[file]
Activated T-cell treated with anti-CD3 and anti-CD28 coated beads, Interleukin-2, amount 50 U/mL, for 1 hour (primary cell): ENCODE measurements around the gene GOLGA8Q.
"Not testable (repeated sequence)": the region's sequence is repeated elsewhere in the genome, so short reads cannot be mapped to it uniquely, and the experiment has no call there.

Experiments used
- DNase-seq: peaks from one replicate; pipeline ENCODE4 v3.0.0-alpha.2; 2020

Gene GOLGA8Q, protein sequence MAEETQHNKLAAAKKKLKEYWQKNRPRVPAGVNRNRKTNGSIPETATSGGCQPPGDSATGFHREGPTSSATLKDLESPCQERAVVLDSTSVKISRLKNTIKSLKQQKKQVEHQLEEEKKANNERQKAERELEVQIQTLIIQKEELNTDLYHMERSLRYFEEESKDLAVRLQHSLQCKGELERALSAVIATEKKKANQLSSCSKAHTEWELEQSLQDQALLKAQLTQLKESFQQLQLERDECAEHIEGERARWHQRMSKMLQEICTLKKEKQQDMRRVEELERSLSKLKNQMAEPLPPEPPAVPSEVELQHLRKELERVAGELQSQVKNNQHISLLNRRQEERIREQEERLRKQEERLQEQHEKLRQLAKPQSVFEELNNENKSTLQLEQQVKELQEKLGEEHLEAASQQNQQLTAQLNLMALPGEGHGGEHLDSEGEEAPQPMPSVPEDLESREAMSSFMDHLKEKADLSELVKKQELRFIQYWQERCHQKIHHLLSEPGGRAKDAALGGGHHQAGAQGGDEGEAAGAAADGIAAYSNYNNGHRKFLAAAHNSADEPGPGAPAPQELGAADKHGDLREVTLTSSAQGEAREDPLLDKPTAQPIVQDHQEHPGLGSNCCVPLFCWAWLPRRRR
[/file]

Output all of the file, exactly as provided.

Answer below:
Activated T-cell treated with anti-CD3 and anti-CD28 coated beads, Interleukin-2, amount 50 U/mL, for 1 hour (primary cell): ENCODE measurements around the gene GOLGA8Q.
"Not testable (repeated sequence)": the region's sequence is repeated elsewhere in the genome, so short reads cannot be mapped to it uniquely, and the experiment has no call there.

Experiments used
- DNase-seq: peaks from one replicate; pipeline ENCODE4 v3.0.0-alpha.2; 2020

Gene GOLGA8Q, protein sequence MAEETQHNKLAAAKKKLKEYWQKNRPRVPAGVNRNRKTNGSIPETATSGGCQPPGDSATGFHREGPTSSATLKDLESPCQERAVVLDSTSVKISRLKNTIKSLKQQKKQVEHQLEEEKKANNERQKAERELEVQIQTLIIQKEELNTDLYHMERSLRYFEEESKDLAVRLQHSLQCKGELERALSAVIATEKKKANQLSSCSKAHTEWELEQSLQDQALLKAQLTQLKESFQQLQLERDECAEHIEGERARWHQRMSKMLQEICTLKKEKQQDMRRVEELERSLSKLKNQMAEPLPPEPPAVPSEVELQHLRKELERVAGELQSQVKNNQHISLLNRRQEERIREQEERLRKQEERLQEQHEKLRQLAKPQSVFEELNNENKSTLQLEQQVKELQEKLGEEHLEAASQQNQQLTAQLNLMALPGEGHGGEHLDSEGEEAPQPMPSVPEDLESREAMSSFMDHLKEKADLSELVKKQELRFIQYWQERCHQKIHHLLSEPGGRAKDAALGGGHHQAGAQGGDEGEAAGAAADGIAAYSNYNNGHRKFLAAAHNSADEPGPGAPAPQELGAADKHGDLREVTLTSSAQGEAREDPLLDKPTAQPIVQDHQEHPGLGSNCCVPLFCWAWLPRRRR